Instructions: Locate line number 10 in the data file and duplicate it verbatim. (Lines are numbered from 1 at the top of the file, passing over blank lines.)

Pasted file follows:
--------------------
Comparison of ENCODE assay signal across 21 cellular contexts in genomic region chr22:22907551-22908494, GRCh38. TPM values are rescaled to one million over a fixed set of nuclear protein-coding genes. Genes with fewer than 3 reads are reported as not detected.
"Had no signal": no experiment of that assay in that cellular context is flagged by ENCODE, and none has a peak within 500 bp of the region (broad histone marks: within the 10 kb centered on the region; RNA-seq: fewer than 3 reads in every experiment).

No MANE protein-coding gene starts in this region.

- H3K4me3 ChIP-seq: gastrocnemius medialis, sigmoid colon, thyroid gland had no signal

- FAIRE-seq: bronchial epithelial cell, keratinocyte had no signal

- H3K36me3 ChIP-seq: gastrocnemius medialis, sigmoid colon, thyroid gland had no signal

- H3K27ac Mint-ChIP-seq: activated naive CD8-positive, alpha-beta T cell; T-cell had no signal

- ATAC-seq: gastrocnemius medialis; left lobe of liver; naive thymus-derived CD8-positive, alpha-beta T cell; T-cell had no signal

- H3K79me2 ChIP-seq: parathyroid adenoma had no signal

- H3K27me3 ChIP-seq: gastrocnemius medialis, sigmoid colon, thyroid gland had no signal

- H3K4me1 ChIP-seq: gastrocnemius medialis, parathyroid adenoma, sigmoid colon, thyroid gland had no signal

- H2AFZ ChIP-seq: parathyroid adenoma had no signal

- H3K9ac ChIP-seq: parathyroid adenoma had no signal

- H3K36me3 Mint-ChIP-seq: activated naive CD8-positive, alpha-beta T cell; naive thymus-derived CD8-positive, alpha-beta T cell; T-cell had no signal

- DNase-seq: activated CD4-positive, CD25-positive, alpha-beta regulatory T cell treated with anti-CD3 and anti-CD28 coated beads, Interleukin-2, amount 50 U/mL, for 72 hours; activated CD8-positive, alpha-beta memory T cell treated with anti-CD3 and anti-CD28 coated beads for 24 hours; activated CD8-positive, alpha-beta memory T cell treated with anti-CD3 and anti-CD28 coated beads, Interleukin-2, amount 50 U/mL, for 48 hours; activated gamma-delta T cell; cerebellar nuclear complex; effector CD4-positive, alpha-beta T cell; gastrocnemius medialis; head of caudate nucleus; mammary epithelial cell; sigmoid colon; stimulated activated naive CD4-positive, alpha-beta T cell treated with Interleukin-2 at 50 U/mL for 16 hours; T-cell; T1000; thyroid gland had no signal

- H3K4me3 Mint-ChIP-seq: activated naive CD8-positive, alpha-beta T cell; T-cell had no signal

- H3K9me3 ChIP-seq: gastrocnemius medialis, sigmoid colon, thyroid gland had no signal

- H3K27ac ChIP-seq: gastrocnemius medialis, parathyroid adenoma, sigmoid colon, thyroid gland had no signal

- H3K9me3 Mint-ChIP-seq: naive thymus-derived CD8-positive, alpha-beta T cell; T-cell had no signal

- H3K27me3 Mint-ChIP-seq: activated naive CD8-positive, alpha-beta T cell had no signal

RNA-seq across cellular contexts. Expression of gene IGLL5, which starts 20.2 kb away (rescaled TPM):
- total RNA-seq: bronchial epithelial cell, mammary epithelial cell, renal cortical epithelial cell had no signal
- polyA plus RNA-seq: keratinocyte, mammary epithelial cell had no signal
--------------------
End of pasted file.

- H3K27me3 ChIP-seq: gastrocnemius medialis, sigmoid colon, thyroid gland had no signal